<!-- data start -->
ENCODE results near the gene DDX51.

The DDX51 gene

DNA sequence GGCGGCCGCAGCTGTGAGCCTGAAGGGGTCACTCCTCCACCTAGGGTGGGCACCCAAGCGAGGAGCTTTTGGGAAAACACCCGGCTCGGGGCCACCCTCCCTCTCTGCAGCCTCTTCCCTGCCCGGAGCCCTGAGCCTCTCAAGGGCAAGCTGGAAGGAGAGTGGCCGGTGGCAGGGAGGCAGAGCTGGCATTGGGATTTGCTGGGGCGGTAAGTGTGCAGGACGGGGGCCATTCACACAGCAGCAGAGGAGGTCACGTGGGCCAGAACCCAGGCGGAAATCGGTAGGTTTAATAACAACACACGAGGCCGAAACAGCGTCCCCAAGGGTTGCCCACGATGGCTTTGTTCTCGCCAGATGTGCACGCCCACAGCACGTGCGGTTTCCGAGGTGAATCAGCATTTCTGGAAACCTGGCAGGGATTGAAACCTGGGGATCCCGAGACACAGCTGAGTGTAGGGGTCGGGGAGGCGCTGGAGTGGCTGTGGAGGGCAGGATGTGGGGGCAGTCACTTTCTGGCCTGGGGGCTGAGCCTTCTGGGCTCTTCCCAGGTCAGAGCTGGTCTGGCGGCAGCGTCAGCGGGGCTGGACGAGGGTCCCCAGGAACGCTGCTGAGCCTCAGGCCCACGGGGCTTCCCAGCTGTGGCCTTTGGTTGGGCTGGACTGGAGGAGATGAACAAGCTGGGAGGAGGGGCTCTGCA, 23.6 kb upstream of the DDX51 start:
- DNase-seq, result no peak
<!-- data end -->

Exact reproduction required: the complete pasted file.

ENCODE results near the gene DDX51.

The DDX51 gene

DNA sequence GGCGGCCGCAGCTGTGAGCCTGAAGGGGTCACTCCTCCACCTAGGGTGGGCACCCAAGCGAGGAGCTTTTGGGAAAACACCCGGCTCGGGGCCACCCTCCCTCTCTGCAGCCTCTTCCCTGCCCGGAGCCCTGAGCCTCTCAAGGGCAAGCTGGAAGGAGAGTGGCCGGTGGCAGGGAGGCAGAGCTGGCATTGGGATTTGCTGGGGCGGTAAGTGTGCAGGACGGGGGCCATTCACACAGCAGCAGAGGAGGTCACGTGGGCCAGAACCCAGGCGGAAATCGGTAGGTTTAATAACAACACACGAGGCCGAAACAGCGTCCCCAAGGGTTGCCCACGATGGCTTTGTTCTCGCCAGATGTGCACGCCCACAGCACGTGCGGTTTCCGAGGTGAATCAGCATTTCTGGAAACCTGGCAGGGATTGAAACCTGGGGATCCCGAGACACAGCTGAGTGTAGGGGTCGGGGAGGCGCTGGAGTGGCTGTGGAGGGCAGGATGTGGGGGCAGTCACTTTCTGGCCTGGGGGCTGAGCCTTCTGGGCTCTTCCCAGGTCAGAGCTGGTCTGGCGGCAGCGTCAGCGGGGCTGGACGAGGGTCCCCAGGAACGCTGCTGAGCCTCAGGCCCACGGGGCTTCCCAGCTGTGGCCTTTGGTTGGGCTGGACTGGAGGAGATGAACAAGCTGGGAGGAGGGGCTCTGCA, 23.6 kb upstream of the DDX51 start:
- DNase-seq, result no peak